Where most of us see this as a time for self-sacrificing unity, others see it as a time for financial opportunity. While people around the world are staying at home to counter the coronavirus (COVID-19) pandemic, fraudsters are staying busy preying on people’s fears.
Criminals are taking a page out of the playbook from past crises. During the 2008 Great Recession, criminals deployed investment fraud and consumer scams using electronic communications to take advantage of the fear of uncertainty in the stock market and economy. After the 9/11 attacks, fraudsters set up fake charity organizations to rip off generous donors.
Since the beginning of the year, the Federal Trade Commission (FTC) has received more than 7,800 coronavirus-related complaints, with consumers reporting losses totaling nearly $5 million. That’s a median loss of almost $600.
The FTC reports:
The top categories of coronavirus-related fraud complaints include travel and vacation related reports about cancellations and refunds, reports about problems with online shopping, mobile texting scams, and government and business imposter scams.
Criminals are using a variety of COVID-19 scams. Various government agencies have published reports of:
Scam text messages and robocalls offering free home testing kits, promoting fake cures and selling health insurance
Phishing emails pretending to be from the World Health Organization or the Centers for Disease Control and Prevention
A text message scam impersonating the U.S. Department of Health and Human Services demanding recipients to take a “mandatory online COVID-19 test”
Malicious websites and apps that appear to share virus-related information to gain and lock access to your devices until payment is received
Solicitations for donations to illegitimate or non-existent charitable organizations
Robocalls offering HVAC duct cleaning claiming to guard your home from the virus
Robocall scams promoting work-from-home opportunities, mortgage refinancing services, student loan repayment plans, debt consolidation programs and small business loans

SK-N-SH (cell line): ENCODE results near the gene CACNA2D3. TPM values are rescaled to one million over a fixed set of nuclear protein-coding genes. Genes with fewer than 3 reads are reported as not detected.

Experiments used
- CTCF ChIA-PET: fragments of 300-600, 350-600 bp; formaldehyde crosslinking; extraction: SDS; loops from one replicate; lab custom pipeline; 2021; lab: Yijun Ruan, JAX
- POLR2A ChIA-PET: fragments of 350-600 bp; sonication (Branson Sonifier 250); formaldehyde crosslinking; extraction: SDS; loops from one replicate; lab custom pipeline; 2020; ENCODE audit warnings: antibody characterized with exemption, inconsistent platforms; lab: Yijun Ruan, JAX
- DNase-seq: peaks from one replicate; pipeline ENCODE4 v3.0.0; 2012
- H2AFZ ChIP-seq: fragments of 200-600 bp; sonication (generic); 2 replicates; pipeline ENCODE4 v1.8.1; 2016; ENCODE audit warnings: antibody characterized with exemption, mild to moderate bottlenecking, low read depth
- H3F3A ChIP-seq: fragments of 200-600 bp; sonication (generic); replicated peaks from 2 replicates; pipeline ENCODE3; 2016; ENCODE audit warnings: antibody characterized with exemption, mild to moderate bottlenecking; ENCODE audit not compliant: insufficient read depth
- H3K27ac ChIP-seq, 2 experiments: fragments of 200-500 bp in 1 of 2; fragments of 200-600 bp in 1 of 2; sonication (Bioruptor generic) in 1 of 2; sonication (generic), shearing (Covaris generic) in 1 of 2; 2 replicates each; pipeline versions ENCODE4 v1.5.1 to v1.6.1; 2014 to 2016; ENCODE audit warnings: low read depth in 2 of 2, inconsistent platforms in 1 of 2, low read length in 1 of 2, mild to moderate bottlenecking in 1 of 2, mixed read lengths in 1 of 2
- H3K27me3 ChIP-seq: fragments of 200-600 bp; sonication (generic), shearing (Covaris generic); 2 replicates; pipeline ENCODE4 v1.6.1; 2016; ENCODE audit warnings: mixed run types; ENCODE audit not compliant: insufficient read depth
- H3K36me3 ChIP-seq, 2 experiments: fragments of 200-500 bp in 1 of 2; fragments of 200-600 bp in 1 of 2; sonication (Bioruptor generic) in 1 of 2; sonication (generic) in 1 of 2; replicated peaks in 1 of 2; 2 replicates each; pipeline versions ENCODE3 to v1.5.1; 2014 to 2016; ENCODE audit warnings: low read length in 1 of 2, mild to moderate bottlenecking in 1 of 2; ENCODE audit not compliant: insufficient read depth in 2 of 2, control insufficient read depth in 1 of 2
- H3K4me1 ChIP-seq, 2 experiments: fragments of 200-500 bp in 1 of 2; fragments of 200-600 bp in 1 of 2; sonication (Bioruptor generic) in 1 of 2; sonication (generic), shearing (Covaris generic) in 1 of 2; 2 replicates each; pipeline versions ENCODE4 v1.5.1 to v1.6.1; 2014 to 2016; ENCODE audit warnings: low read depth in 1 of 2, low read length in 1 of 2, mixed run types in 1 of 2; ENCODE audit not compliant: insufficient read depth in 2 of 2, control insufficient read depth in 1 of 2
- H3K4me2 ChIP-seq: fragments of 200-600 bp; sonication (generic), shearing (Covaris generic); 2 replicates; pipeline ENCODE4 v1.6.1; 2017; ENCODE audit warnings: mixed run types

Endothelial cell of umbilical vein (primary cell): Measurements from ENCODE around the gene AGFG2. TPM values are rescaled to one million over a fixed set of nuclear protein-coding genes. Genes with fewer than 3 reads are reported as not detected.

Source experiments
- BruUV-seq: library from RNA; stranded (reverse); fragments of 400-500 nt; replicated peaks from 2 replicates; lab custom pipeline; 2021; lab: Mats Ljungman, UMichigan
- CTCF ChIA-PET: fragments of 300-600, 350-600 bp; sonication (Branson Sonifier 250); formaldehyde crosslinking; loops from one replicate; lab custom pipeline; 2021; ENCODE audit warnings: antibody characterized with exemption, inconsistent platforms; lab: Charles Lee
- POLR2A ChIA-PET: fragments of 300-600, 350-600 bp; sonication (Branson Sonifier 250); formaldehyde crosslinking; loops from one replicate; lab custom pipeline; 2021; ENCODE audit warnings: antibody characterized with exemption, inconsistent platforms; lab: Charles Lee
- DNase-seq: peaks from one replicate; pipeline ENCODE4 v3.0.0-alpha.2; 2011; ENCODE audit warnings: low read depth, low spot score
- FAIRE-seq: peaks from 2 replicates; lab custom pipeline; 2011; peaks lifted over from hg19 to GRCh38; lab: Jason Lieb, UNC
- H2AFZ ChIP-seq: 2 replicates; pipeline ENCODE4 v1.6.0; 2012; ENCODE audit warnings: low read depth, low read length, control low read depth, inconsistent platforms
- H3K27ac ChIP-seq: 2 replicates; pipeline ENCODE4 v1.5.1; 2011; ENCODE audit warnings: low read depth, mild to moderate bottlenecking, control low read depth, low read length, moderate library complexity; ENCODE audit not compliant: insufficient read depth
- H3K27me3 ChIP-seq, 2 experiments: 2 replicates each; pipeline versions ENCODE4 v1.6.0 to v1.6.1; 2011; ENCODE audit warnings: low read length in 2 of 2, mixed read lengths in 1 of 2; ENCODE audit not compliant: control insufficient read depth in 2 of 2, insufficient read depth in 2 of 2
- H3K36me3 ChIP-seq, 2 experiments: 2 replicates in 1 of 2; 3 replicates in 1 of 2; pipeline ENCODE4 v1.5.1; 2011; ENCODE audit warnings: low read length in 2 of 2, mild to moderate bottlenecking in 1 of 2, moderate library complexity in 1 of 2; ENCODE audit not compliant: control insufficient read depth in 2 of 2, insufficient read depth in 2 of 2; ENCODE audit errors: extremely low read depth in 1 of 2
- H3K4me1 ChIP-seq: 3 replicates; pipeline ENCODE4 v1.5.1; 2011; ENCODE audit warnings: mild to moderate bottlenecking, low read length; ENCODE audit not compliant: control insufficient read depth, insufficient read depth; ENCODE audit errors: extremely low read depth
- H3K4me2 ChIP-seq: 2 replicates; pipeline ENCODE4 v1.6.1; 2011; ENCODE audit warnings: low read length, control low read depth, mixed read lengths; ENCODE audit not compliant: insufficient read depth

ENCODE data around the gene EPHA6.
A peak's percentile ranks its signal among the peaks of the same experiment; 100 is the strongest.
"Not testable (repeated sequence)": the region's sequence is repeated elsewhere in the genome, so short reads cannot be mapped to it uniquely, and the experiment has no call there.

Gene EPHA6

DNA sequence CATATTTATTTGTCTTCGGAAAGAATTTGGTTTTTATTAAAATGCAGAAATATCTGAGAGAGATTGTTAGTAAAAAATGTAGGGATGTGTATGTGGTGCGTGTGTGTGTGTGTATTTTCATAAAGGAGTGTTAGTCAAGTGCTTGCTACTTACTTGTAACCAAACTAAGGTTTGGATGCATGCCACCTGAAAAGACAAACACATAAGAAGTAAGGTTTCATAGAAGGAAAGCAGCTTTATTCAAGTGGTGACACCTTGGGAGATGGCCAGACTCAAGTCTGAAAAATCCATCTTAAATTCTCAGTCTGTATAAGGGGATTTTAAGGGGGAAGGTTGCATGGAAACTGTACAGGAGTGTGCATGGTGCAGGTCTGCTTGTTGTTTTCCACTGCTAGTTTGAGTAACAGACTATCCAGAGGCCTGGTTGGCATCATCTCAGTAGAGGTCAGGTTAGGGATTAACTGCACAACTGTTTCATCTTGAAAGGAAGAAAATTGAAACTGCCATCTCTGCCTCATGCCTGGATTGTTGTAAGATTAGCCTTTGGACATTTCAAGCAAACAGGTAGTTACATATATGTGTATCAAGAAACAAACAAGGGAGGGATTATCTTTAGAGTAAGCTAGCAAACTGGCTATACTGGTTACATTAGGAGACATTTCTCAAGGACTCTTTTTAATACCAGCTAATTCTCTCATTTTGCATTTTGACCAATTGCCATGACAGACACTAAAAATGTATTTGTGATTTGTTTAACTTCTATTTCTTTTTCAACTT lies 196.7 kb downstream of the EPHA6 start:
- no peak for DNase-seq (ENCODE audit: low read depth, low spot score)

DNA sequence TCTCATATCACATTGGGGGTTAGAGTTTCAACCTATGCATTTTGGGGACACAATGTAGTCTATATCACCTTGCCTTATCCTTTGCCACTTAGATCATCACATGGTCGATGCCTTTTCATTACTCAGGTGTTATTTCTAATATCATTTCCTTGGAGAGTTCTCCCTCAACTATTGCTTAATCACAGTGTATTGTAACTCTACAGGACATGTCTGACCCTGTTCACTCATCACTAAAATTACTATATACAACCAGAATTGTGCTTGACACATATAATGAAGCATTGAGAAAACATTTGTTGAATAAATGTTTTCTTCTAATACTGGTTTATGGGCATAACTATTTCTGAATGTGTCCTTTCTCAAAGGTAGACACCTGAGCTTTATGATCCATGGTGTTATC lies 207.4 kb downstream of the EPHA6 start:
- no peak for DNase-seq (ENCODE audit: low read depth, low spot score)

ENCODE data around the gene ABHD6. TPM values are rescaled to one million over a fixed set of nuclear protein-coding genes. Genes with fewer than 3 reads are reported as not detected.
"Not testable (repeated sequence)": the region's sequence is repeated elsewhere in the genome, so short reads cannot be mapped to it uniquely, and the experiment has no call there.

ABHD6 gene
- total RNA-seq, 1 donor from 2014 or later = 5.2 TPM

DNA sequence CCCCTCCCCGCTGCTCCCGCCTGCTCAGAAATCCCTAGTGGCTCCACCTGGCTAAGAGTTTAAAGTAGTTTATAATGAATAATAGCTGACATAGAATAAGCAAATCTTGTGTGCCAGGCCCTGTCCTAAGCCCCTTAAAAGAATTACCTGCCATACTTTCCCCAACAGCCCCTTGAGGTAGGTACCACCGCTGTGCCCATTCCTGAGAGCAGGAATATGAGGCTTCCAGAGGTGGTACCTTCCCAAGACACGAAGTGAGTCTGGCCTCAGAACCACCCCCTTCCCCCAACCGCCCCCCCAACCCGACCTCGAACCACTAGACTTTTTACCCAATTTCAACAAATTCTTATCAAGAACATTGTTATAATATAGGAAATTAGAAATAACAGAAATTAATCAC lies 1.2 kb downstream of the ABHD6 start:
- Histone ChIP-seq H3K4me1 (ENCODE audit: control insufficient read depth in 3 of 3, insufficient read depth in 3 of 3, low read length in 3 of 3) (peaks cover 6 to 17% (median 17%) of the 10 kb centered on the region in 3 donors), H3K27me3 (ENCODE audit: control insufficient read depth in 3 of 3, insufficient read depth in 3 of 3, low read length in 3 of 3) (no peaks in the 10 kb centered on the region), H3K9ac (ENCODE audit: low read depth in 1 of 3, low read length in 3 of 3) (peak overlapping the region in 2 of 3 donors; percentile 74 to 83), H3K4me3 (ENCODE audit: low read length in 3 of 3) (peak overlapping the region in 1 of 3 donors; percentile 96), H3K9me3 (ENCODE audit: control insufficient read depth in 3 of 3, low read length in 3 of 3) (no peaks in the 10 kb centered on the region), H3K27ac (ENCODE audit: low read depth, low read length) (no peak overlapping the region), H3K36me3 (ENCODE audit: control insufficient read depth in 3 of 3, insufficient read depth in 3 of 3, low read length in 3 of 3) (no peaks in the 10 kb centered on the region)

Scam calls and text messages asking for personal or bank account information related to federal government stimulus checks
Do not respond to calls or texts from unknown numbers, or any others that appear suspicious.
Never share your personal or financial information via email, text messages, or over the phone.
Be cautious if you’re being pressured to share any information or make a payment immediately.
Scammers often spoof phone numbers to trick you into answering or responding. Remember that government agencies will never call you to ask for personal information or money.
Do not click any links in a text message. If a friend sends you a text with a suspicious link that seems out of character, call them to make sure they weren't hacked.
Always check on a charity (for example, by calling or looking at its actual website) before donating.
In its efforts to promote awareness and vigilance about coronavirus scams, the FTC even created a scam bingo card to help you stay safe and warn others.
Even if you don’t play bingo, you can still take action. If you think you are a victim of a scam or attempted fraud involving COVID-19, you can report it without leaving your home through a number of platforms.
First and foremost, if you think you've been a victim, contact law enforcement immediately. That includes the FBI, where can file a complaint at https://www.ic3.gov/default.aspx.
The FTC also urges those who have encountered fraud to report it via FTC.gov/complaint. In addition, you can file a complaint about such scams to the FCC at fcc.gov/complaints.
By phone, you can contact the National Center for Disaster Fraud Hotline at 866-720-5721.
And, should you be unsure of anything suspicious, such as a call or email from an unknown contact, before taking action get a second opinion from someone you trust – a loved one, relative, friend or financial adviser.